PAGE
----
The COVID-19 pandemic has impacted our lives in countless ways. Shopping for a mortgage is one of them. With massive job losses and furloughs by employers, many lenders have taken a tougher stance towards prospective borrowers seeking a mortgage. Lenders are less willing to take risks on borrowers they may consider to be marginal or risky. The financial crisis of 2008 changed the financial landscape, mortgage lending was certainly affected by these changes. Given the impact that bad mortgages had on many financial institutions during this period it's not hard to understand why many lenders are becoming risk averse when it comes to granting loans during the current period.
A number of mortgage lenders have raised their minimum credit score as well as the down payment required to obtain a mortgage. These changes vary by lender. According to the Mortgage Bankers Association, their Mortgage Credit Availability Index decreased by 12.2% during the month of April. This is indicative of tightening credit standards for banks and other mortgage lenders.
A recent Fortune article cites some examples of major mortgage lenders tightening their credit standards for borrowers:
- JPM Chase increased its minimum credit score to 700 combined with a 20% down payment on most mortgages. This includes refinancing if the previous mortgage was not managed by the bank. The bank has also suspended new home-equity lines of credit.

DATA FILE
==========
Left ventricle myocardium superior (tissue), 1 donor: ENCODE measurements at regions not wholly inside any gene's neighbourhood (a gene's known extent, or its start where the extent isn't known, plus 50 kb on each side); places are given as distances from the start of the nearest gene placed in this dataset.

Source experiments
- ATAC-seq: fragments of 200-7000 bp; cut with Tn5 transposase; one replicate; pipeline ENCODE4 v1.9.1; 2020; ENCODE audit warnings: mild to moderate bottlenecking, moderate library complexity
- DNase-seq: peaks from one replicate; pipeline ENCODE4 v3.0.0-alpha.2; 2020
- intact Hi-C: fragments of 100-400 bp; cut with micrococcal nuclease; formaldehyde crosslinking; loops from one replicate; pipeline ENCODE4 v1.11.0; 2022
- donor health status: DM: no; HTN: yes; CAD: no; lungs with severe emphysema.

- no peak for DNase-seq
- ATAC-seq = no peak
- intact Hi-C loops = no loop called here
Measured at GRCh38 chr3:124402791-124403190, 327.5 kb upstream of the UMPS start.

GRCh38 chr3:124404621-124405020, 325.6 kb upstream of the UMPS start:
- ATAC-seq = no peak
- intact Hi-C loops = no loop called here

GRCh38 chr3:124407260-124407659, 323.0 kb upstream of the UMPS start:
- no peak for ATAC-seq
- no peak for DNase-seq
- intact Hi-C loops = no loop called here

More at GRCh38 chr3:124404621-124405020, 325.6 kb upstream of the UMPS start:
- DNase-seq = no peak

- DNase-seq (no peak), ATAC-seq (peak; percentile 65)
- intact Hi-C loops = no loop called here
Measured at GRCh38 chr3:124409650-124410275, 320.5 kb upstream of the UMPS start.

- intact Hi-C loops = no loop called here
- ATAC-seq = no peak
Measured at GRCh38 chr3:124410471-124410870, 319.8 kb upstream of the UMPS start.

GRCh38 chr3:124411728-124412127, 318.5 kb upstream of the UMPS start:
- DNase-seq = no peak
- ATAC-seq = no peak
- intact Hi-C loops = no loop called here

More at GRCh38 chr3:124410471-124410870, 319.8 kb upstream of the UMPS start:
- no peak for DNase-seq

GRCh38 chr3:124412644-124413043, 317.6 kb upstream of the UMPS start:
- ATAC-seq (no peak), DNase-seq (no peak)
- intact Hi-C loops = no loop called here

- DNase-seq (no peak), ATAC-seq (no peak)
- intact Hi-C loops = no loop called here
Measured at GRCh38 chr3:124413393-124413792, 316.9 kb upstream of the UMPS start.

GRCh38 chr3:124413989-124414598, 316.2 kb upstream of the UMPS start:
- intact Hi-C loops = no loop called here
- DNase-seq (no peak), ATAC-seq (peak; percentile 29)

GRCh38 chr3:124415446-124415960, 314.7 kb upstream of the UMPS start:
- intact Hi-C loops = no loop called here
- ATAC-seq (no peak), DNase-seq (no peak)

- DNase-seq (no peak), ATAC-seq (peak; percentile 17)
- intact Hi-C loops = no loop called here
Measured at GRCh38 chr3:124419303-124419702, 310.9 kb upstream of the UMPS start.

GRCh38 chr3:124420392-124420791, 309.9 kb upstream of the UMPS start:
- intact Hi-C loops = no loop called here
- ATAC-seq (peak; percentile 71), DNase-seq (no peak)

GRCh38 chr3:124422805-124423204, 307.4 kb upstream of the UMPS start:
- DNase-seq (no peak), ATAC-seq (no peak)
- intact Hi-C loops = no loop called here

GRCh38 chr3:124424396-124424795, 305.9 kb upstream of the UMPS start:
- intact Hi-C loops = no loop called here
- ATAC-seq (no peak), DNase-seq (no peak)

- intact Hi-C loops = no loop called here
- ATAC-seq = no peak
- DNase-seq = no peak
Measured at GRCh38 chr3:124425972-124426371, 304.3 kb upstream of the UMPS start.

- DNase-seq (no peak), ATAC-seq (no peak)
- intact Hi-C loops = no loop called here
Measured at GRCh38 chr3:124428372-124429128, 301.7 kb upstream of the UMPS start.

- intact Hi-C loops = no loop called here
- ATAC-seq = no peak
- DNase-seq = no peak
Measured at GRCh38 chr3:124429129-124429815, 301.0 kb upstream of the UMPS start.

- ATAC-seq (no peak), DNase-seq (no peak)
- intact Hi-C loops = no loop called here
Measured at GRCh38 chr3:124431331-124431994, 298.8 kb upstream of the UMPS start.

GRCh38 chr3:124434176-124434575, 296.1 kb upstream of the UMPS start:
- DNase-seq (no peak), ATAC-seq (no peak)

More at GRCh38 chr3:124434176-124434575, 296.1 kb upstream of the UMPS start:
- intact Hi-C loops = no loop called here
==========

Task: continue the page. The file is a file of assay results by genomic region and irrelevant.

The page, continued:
- Wells Fargo increased the minimum borrower credit score on government loans they purchase from smaller banks and then bundle into mortgage bonds. The impact of this will likely tickle down to the smaller banks originating these loans and cause them to tighten their mortgage underwriting standards for borrowers.
Another change resulting from the current situation is a reverification of loan pre-approvals prior to actually granting the loan by some lenders. For example, Bank of America now reviews the purchase contract and reverifies the borrower’s income and employment situation prior to final loan approval.
Even FHA loans are impacted. While the official credit score minimums set by the Department of Housing and Urban Development remain at 580, and at 500 with a 10% down payment, these are the minimums to qualify for the FHA insurance. These loans are done through various lenders who participate in the program and they set their own minimums for credit scores based upon the level of credit risk they are willing and able to assume for a mortgage.
VA loans which also carry a government guarantee have also been impacted by higher borrower requirements among some lenders as well, in a similar fashion as with FHA loans.
Lenders offering more flexibility
While there are a bevy of lenders out there who are increasing their standards for borrowers, there are still a few lenders who offer flexibility on some or all of their loan programs.
Better.com has kept their minimum credit score for purchase loans and for rate-and-term refinances at 620.
Quicken Loans is a direct lender, but one who offers a wide range of loan options for new purchase as well as for refinances.